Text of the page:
(by guest blogger Dan Haybron)
For my first blog post anywhere, I should probably begin by thanking Eric for inviting me to guest on his blog. I’ve enjoyed his work a lot and think it’s about time his excellent “Unreliability of Naive Introspection” paper was published! So. . .
A fascinating conference on happiness and the law at the University of Chicago a couple of weeks ago made it clearer than ever that there’s lots of interesting philosophical work to be done on policy issues relating to the science of happiness. An obvious worry is that a lot of people still don’t take this research very seriously, making it harder to bring it into the policy arena. Here I want to consider one source of such doubts: studies asking people to report how “happy” they are. These kinds of studies do provide useful information, but they have problems that, given the publicity they receive, can undercut the credibility of the whole enterprise. Perhaps happiness researchers should largely discontinue the practice of asking people how happy they are (as many investigators have already done). Let me note three problems here.
First, we can’t assess the significance of such studies unless we know what people are referring to when they say they are “happy.” Is it life satisfaction, a positive emotional condition . . .? We can be certain that people vary in how they interpret the question, particularly across languages and cultures. Such studies don’t tell us (directly) how happy people are; they tell us, rather, how people think they measure up to their folk theories of “happiness.” This can be useful to know, but it isn’t that useful. For the most part, researchers should probably decide what they want to measure—life satisfaction, affect, etc.—and then measure that.
Second, asking people if they are happy or unhappy is a bit like asking them if they are ugly or stupid, or if their lives are a failure. The question is so emotionally loaded that we should not expect people to think very clearly about it. Americans, e.g., apparently think you’re more likely to go to heaven if you’re happy. Even ascribing (un)happiness to other people is a loaded matter, and can seem judgmental. Less emotionally laden questions should used where possible.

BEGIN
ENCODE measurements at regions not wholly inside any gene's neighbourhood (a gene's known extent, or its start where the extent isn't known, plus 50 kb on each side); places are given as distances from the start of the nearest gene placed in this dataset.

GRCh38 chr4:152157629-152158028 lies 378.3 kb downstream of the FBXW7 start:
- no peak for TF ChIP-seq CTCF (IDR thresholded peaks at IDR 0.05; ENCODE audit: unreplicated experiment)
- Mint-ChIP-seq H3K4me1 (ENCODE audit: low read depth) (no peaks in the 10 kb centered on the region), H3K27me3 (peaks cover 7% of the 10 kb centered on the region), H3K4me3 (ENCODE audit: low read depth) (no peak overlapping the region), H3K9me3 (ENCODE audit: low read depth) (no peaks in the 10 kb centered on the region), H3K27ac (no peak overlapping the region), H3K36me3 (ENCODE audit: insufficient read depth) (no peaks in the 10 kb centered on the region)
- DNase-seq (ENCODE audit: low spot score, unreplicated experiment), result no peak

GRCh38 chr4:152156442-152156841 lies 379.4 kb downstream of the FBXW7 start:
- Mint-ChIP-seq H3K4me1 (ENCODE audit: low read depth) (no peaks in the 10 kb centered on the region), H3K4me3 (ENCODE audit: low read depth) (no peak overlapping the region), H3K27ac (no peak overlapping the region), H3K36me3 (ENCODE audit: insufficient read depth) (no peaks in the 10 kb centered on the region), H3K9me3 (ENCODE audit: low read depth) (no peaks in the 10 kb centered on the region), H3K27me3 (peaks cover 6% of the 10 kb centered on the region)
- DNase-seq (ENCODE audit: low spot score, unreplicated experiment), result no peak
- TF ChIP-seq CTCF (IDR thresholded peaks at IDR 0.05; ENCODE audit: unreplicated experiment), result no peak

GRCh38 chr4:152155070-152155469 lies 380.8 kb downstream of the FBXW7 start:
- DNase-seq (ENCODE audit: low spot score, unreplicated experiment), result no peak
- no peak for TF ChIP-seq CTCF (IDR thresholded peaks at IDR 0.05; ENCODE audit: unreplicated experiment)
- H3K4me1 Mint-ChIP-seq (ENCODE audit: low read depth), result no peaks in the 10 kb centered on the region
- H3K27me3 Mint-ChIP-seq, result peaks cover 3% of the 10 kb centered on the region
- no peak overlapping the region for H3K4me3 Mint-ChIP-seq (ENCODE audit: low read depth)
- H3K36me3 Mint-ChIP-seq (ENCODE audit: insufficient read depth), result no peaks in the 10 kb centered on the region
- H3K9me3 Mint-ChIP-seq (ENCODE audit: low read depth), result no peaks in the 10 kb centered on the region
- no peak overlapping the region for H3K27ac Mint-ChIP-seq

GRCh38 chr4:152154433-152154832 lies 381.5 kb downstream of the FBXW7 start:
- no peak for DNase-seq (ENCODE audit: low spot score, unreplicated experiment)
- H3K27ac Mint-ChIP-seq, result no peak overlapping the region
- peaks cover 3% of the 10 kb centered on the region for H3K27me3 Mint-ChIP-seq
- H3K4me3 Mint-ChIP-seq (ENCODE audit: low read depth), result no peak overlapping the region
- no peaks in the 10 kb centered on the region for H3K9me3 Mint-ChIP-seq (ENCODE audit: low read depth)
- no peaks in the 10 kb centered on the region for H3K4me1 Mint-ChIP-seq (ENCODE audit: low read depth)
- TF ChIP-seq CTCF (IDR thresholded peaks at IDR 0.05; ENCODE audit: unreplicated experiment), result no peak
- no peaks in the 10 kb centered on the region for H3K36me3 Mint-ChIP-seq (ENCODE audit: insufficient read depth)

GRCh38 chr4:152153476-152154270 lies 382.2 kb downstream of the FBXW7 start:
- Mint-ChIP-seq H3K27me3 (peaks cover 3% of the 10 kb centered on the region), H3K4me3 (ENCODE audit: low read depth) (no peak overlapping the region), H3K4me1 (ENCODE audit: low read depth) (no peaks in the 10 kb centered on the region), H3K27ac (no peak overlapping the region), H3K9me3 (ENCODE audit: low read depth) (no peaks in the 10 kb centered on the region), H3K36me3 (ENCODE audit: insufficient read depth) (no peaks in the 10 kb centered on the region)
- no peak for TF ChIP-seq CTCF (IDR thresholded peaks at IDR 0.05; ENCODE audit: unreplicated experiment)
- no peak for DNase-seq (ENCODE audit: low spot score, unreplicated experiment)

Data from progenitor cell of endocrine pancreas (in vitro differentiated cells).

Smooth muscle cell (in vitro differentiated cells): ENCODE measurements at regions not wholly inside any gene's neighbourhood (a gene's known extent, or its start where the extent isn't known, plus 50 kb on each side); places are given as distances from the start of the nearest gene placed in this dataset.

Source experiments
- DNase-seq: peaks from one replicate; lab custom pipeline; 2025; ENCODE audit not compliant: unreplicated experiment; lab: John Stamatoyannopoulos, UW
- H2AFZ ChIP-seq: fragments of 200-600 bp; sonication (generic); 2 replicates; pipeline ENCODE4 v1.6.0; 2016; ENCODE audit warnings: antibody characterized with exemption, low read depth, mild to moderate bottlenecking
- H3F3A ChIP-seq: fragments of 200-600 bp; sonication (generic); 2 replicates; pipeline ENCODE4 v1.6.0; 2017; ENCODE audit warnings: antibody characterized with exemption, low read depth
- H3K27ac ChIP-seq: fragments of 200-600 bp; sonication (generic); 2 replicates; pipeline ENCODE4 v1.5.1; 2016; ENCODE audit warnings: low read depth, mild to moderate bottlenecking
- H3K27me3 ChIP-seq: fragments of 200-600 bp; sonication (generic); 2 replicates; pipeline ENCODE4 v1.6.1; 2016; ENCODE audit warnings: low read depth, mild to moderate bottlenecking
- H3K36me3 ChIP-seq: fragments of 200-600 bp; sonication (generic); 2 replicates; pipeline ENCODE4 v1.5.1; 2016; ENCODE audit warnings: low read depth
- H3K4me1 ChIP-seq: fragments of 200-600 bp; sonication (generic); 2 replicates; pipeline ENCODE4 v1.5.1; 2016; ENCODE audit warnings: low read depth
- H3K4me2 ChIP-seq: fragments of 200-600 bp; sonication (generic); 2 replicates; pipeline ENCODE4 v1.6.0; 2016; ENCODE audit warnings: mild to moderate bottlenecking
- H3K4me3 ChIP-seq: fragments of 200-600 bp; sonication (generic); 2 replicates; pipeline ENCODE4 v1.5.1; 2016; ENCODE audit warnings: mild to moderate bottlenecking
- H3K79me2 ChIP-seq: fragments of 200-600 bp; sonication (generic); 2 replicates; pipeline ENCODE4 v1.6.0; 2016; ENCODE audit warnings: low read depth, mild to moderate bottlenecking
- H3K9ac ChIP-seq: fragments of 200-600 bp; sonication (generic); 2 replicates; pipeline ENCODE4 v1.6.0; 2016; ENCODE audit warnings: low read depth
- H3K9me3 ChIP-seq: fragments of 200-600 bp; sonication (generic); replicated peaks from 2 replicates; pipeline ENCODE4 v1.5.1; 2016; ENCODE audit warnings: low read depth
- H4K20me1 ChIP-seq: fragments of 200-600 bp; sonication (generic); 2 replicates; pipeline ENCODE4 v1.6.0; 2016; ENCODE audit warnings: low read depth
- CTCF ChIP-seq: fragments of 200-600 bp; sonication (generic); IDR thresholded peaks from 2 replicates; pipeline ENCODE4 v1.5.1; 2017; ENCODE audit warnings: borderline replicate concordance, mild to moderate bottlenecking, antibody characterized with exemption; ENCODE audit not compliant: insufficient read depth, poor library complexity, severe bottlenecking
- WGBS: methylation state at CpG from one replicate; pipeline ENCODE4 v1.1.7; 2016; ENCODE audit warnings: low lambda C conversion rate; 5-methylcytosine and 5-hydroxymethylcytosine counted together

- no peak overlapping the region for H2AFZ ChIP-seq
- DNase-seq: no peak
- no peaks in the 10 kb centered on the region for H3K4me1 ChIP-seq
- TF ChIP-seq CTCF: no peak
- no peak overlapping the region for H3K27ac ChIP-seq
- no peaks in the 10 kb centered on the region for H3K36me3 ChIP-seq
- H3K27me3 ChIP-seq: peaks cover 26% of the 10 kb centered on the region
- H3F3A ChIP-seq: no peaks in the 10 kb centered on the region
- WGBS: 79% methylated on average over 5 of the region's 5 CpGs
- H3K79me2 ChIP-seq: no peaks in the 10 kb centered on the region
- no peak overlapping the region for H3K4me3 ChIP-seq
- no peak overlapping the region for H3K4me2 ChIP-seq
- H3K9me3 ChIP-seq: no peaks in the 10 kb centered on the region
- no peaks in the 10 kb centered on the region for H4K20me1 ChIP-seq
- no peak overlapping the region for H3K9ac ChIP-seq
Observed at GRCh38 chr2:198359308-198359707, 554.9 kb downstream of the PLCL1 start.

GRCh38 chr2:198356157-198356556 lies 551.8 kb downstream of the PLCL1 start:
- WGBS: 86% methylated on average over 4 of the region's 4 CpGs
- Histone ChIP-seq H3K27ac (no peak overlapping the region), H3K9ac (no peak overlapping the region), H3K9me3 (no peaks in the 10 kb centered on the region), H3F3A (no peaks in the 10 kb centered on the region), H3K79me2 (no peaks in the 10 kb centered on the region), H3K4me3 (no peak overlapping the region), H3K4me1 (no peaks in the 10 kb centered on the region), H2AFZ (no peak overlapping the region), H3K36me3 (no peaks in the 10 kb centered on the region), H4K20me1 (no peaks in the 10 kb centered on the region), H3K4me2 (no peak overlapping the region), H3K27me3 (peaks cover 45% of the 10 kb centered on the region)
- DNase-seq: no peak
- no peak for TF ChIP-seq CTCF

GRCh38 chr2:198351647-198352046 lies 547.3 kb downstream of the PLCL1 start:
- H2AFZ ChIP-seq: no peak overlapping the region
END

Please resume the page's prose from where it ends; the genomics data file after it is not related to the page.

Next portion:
Most importantly, it is only on certain very controversial life satisfaction views of happiness that we should expect people to judge reliably how happy they are. If happiness is a matter of hedonic or emotional state, then people have to aggregate and sum across many states over long periods of time. Then they have to know what balance of affect is required to be (very) happy or unhappy. There is plenty of reason to doubt that people will perform this difficult task with great accuracy. (As readers of this blog may well know. Research on “duration neglect,” e.g., indicates that people basically ignore the duration of experiences when recalling how pleasant they were.) Indeed, I think people are probably dubious judges of how they feel even at the present moment.
If you think of happiness in terms of hedonic or emotional state, as I do, then you can assess it without asking people how happy they are. While there are lots of problems with measures of affect, there seems to be much less skepticism about them. Depression measures, e.g., have their problems, but people don’t generally regard them as meaningless, and most doubts concern the criteria for calling someone depressed rather than the accuracy of the mood measures. In my next post, I’ll suggest that the science of happiness faces a similar problem about the criteria for calling someone happy, versus unhappy. Researchers may be well advised to stop making claims about whether people are happy or not, period.
Monday, June 18, 2007
(by guest blogger Dan Haybron)